The author is a medium who explains the causes behind many common mystery illnesses. His medium story is the craziest I've ever heard, but whether you believe it or not, his insights are fascinating. The detox/diet he recommends is not hard to do, so I'll be trying it in the new year.
No Logo by Naomi Klein
Ironically, you probably remember this '90s cultural manifesto on capitalism from the logo on the book cover. This is required reading if you want to avoid being duped by greedy corporations. I wrote an essay in the fall on why I don't wear branded goods, inspired by this book.
The Beauty Myth by Naomi Wolf
Another '90s phenomenon, written by another Naomi, is a book more relevant than ever. This book explores how images of beauty in the media are used against women. Insecure women can be exploited by corporations and devalued in the workplace, keeping us in our place. When I wrote a post on how to overcome unrealistic beauty standards inspired by this book.
Feel Free: Essays by Zadie Smith
I've come to the conclusion I enjoy Zadie Smith's essays more than her novels. I prefer her voice straight, intelligent and compassionate, unfiltered through fictional characters. Her last essay collection I loved, and this one is no different.
Midnight in the Garden of Good and Evil by John Berendt
Technically, this is nonfiction, but it reads like a murder mystery and short story collection, mixed in with travel memoir. The quality of writing is superb, the real-life characters are strange and wonderful, and the incidents surreal. I want to go to Savannah more than ever.
A Life Less Throwaway by Tara Button
I had arrogantly assumed I knew plenty about mindful and minimalist living, but this book showed me there is so much more to learn. I'm buying a copy for reference.
Hunger: A Memoir of (My) Body by Roxane Gay
This is a hard read. After the author was raped at age twelve, she started gaining weight as a form of protection. It helped me empathize with those who feel trapped in their own bodies.
The Disaster Artist by Greg Sestero and Tom Bissell
Greg Sestero played Mark in The Room, the "greatest bad movie ever made." He supplied his surreal experience making the film with the now legendary actor/director Tommy Wiseau. With co-writer Tom Bissell's gifted prose and storytelling skills, this is one of the best memoirs I've ever read.
The Subtle Art of Not Giving a F*ck by Mark Manson
A friend recommended this book, so I gave it a shot. While I'm not a fan of the excessive swearing on the page, Manson does dole out some good advice and made me think about certain things in a new light.
Rejection Proof by Jia Jang
You might have seen author Jia Jiang's popular Ted Talk about challenging himself to seek rejection with creative requests. His book is just as relatable, funny, and inspiring, full of useful advice and lessons learned.
Love, Loss and What We Ate by Padma Lakshmi
I never watched Top Chef so I knew very little about host Padma Lakshmi, but I thought indulging in a celebrity memoir would be fun. Lakshmi is a talented writer (I don't think she used a ghostwriter?). Her experiences with men are a bit questionable, but I liked how raw and honest she was. She really didn't hold back about her ex-lovers. The dirt on Salman Rushdie was brutal.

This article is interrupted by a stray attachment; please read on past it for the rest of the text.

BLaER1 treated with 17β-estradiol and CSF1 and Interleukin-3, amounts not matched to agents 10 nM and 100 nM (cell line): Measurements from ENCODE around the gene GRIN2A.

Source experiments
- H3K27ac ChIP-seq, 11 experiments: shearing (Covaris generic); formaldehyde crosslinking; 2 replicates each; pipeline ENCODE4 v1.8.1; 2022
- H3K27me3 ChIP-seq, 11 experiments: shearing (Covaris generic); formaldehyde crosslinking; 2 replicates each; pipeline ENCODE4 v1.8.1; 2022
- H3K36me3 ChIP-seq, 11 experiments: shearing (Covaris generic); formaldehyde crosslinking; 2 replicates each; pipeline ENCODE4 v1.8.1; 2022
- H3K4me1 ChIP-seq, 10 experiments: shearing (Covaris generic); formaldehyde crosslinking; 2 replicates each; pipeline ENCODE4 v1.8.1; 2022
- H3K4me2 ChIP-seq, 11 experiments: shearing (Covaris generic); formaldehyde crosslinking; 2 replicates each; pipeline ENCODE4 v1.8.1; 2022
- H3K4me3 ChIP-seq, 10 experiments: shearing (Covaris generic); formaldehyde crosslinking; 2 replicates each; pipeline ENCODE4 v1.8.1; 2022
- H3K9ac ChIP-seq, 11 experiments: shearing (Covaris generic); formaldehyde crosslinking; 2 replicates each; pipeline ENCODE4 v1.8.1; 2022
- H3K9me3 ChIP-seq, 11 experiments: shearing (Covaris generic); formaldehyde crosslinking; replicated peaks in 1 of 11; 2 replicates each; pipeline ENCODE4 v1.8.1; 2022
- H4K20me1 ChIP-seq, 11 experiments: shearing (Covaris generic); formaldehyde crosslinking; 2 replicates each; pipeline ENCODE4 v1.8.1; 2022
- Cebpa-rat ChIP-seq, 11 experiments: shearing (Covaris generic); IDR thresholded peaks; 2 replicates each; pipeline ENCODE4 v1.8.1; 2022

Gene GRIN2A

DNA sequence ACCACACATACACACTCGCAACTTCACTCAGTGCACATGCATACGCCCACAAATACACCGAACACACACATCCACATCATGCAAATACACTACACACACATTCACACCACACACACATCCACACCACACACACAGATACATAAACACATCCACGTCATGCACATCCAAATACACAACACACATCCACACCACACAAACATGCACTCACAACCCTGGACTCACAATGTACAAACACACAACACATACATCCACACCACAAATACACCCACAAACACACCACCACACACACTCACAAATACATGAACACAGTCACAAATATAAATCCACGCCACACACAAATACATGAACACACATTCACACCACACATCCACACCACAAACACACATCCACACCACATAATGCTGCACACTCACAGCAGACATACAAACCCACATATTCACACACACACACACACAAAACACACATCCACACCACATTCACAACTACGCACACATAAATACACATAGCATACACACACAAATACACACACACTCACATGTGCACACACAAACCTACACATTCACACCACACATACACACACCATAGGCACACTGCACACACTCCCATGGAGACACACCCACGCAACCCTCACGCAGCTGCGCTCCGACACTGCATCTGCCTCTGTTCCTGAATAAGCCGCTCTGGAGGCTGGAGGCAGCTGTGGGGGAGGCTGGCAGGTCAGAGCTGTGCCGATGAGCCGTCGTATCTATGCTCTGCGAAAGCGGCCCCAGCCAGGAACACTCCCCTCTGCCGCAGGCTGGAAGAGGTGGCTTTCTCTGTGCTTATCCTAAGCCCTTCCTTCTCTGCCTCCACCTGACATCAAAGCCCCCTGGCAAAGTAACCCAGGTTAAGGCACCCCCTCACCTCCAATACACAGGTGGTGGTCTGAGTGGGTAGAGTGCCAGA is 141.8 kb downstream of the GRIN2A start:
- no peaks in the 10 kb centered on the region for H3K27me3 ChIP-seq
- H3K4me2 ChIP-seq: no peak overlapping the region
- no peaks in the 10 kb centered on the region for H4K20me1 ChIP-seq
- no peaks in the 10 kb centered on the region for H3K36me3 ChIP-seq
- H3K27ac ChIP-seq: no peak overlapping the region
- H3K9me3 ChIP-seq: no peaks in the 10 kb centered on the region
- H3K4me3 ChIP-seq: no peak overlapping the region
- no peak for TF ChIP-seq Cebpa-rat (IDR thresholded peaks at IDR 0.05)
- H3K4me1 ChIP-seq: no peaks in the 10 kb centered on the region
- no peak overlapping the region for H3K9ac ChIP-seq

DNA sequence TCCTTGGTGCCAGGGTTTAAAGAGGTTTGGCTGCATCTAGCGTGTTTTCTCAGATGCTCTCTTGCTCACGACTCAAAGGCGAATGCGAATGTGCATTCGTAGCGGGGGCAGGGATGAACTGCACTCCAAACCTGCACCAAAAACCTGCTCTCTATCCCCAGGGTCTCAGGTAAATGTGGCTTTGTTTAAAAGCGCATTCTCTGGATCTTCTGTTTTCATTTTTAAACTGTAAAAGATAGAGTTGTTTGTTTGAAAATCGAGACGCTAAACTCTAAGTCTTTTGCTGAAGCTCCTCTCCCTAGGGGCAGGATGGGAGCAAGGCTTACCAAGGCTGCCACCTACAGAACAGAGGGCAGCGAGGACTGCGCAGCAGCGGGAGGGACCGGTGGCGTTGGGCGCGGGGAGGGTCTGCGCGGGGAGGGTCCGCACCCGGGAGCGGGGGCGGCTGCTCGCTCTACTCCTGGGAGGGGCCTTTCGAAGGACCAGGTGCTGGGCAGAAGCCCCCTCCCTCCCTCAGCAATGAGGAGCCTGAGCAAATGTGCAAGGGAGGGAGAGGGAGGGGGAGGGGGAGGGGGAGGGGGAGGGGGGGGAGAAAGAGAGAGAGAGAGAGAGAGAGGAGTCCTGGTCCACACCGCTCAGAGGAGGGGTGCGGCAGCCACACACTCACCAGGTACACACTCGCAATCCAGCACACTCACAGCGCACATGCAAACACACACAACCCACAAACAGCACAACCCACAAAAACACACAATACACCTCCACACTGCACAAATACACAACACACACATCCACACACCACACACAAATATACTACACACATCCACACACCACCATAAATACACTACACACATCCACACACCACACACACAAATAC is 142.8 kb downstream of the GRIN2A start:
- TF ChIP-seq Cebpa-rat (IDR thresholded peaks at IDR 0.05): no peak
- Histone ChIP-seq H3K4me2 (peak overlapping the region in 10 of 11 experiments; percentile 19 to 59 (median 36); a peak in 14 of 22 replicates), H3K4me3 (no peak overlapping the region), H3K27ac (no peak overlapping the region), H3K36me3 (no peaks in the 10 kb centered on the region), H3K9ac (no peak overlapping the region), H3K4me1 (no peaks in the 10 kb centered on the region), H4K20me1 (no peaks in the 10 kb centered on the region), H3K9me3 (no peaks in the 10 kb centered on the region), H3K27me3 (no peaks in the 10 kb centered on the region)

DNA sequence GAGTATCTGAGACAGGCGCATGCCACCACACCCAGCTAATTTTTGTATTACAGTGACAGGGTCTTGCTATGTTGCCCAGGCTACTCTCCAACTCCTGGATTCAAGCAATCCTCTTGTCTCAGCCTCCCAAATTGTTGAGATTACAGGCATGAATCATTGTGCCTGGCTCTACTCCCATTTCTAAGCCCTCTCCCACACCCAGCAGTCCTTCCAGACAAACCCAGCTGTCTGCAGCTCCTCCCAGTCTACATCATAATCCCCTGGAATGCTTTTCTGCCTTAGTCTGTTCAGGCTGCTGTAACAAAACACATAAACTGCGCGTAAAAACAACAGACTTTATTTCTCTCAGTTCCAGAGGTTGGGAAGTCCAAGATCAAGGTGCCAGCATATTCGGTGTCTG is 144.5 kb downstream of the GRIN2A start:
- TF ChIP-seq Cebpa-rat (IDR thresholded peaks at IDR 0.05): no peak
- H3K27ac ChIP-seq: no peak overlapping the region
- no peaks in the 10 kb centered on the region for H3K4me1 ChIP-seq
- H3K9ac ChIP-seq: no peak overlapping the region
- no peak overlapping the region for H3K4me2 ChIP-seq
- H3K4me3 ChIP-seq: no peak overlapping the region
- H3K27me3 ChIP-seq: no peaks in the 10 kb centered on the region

ThetaHealing & Advanced ThetaHealing by Vianna Stibal
ThetaHealing is an energy healing technique that has changed my life drastically since I started sessions over a year ago. I wrote about my experience as a client and as a student practitioner. While I highly recommend these books, they can be technical at times, and I understood the meditations better after I took the workshops.
The EFT Manual by Dawn Church PhD
I learned EFT (Emotional Freedom Technique)—tapping—a few months ago, and I read this book to understand its background. This is full of testimonials on how EFT helped people with everything from PTSD to weight loss. I use EFT daily, and I'll write about my experience soon.
Everything's Trash but it's Okay by Phoebe Robinson
I wasn't familiar with the author before reading this book of humorous essays. It took me a while to get used to the social media slang (the hashtags used distracted me), but Robinson is witty, frank, and likable. Reading this collection is like having a chat with a funny girlfriend on serious issues.
I borrow books from the library most of the time and purchase books if I know I'll reread them to keep my collection minimal. From the books I read this year, these are the ones I loved enough to buy:
- Breakfast at Tiffany's by Truman Capote
- Death in Venice by Thomas Mann
- Rules for a Knight by Ethan Hawke
- Medical Medium by Anthony Williams
- No Logo by Naomi Klein
- The Beauty Myth by Naomi Wolf
- Feel Free: Essays by Zadie Smith
- Midnight in the Garden of Good and Evil by John Berendt
- The Disaster Artist by Greg Sestero and Tom Bissell
- ThetaHealing by Vianna Stibal
- Advanced ThetaHealing by Vianna Stibal
Read my other annual reading roundups.